PMEL moored pCO2 (MAPCO2) systems have been installed on NANOOS Oceanic Remote Chemical Analyzer (ORCA) buoys in Twanoh and Dabob Bay as a collaborative effort between PMEL and the University of Washington to collect carbon dioxide data in Puget Sound. Photo Credit: Wendi Ruef/University of Washington
A new report finds that Puget Sound’s unusually warm water temperatures that prevailed throughout the West Coast since 2014 finally returned to normal in 2017. Although water temperatures recovered, life within those waters has not. In general, biological observations within Puget Sound revealed that the abundance of many marine animals throughout the food web are still lower than usual. In addition, the region experienced both the wettest spring and driest summer ever recorded in 2017.
The report combines a wealth of data from comprehensive monitoring programs and provides a concise summary of what was happening in Puget Sound’s marine waters during 2017. It covers areas such as climate and weather, river inputs, seawater temperature, salinity, nutrients, dissolved oxygen, ocean pH, phytoplankton, biotoxins, bacteria and pathogens, shellfish resources, and more.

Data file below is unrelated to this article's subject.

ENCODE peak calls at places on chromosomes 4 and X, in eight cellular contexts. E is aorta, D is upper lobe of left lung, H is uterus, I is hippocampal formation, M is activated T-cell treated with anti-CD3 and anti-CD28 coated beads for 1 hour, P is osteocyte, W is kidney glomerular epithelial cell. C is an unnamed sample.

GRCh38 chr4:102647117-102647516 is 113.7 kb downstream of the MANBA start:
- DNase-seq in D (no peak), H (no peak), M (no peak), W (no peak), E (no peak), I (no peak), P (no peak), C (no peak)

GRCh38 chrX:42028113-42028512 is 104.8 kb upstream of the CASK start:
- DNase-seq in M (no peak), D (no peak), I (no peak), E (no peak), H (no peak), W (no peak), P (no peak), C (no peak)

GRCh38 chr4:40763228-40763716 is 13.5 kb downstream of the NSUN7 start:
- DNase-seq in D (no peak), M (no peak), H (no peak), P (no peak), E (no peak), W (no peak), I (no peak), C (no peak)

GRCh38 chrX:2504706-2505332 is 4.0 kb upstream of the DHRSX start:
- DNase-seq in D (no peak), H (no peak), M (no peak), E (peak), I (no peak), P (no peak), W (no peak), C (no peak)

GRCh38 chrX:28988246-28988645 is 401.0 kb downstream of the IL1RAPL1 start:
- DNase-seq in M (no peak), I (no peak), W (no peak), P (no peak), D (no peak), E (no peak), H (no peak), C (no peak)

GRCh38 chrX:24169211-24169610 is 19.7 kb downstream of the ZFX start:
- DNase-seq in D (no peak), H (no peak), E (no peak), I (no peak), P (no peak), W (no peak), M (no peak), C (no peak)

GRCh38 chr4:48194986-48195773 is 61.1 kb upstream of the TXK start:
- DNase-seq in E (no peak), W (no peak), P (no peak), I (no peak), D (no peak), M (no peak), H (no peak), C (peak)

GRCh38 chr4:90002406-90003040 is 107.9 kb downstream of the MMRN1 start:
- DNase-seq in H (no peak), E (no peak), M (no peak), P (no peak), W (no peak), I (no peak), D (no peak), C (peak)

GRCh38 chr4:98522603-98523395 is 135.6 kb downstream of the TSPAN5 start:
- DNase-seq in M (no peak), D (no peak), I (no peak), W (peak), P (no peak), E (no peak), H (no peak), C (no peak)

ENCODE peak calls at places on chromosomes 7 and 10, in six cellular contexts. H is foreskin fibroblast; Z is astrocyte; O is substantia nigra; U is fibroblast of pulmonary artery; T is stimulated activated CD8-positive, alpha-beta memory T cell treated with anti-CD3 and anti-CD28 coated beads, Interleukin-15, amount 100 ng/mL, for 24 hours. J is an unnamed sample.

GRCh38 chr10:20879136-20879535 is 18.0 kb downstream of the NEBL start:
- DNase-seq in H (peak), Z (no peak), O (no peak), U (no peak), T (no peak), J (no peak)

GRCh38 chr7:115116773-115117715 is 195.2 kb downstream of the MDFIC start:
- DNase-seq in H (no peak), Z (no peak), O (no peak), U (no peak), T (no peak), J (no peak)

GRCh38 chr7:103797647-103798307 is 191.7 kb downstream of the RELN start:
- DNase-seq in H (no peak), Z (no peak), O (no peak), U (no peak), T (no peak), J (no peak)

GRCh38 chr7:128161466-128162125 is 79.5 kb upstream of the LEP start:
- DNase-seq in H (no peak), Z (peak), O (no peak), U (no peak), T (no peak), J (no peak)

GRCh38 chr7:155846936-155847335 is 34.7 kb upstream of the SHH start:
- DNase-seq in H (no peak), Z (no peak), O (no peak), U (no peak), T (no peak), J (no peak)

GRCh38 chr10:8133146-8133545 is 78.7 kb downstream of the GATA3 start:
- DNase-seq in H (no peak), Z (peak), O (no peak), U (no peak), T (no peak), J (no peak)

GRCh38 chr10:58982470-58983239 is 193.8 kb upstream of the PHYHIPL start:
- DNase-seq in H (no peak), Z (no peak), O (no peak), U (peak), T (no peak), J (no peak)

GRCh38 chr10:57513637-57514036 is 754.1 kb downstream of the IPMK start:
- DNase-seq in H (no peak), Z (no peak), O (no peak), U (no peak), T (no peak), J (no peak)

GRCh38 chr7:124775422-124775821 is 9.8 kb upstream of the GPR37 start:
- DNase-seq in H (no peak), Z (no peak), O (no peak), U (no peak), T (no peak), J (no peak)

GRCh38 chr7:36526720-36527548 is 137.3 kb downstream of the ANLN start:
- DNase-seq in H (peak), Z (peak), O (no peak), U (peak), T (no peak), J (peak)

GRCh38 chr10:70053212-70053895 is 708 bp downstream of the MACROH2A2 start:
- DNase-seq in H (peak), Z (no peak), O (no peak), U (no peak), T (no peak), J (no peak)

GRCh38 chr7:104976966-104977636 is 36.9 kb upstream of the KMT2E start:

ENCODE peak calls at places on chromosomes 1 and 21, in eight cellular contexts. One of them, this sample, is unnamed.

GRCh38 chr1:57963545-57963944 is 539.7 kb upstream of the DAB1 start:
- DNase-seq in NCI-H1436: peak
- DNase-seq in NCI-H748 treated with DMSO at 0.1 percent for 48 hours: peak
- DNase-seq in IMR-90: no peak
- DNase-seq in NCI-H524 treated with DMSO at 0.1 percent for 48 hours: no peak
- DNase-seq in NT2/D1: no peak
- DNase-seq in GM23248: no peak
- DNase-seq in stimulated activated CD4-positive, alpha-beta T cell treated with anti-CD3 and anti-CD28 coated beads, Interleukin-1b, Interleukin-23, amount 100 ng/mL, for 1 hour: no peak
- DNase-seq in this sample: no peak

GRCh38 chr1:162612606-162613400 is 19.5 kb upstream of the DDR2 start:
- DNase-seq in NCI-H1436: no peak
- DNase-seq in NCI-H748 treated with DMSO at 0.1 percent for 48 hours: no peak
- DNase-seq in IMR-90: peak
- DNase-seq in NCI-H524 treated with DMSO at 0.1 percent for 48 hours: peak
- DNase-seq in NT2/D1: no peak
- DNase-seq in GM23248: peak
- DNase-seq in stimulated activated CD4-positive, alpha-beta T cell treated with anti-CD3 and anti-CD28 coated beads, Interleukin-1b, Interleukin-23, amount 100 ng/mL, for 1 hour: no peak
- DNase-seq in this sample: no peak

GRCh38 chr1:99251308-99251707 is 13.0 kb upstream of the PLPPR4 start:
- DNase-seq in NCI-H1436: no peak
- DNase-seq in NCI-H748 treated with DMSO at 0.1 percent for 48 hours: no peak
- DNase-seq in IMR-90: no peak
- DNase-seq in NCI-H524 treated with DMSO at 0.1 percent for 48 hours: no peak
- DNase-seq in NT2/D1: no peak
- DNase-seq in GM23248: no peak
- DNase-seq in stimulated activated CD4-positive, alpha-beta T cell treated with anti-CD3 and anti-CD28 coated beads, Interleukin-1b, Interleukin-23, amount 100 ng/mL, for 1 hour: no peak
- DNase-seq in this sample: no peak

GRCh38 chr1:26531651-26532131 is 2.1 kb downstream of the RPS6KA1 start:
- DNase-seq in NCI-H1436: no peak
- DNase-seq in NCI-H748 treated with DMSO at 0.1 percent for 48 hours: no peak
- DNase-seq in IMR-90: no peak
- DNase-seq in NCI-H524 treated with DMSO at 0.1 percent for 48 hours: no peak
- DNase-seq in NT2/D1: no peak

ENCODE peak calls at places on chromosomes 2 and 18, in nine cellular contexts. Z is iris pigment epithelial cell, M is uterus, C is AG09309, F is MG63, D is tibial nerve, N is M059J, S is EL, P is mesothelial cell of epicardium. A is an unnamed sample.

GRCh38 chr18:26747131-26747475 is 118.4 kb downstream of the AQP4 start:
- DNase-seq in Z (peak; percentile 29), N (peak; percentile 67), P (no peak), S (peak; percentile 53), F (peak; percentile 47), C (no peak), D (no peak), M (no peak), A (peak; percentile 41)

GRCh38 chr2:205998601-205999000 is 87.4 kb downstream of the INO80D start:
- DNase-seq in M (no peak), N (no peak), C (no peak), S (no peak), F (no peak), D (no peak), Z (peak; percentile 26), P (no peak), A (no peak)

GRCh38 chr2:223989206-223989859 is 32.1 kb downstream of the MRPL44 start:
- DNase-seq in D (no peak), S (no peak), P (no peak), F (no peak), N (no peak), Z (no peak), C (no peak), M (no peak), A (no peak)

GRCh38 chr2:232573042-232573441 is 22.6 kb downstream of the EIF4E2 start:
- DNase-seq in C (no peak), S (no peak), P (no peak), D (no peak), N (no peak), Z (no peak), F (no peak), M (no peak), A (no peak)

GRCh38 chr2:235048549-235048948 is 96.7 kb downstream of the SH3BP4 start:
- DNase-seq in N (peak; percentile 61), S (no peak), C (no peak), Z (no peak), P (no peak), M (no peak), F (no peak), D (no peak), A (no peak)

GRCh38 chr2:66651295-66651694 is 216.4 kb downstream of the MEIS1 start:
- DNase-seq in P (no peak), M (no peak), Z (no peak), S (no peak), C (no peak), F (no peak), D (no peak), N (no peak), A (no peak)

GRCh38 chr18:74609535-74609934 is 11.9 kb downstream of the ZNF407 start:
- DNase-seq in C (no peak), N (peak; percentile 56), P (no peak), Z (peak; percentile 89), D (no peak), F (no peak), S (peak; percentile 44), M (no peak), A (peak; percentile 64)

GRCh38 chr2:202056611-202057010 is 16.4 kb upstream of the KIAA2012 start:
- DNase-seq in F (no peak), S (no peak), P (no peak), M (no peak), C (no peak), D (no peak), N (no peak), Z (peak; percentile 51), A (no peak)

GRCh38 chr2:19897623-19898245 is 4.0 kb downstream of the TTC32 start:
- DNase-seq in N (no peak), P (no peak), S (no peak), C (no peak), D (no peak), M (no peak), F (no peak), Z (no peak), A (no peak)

The Puget Sound Ecosystem Monitoring Program’s Marine Waters Work Group, who authored the report, has been tracking the health of Puget Sound since 2011. This work group includes scientists from federal, tribal, state and local agencies, academia, nonprofits, and private and volunteer groups.
The work group looked at a number of environmental indicators, including plankton, water quality, climate, and marine life that when, considered together, provide both a long-term view and current assessment of the Sound’s health.
Simone Alin, Richard Feely, Adrienne Sutton, and Sylvia Musielewicz with PMEL's Carbon Program contributed to sections on ocean acidification and ocean and atmospheric CO2. Nick Bond with UW/JISAO and NOAA/PMEL contributed to sections on large-scale climate variability and wind patterns.
Read the full report here.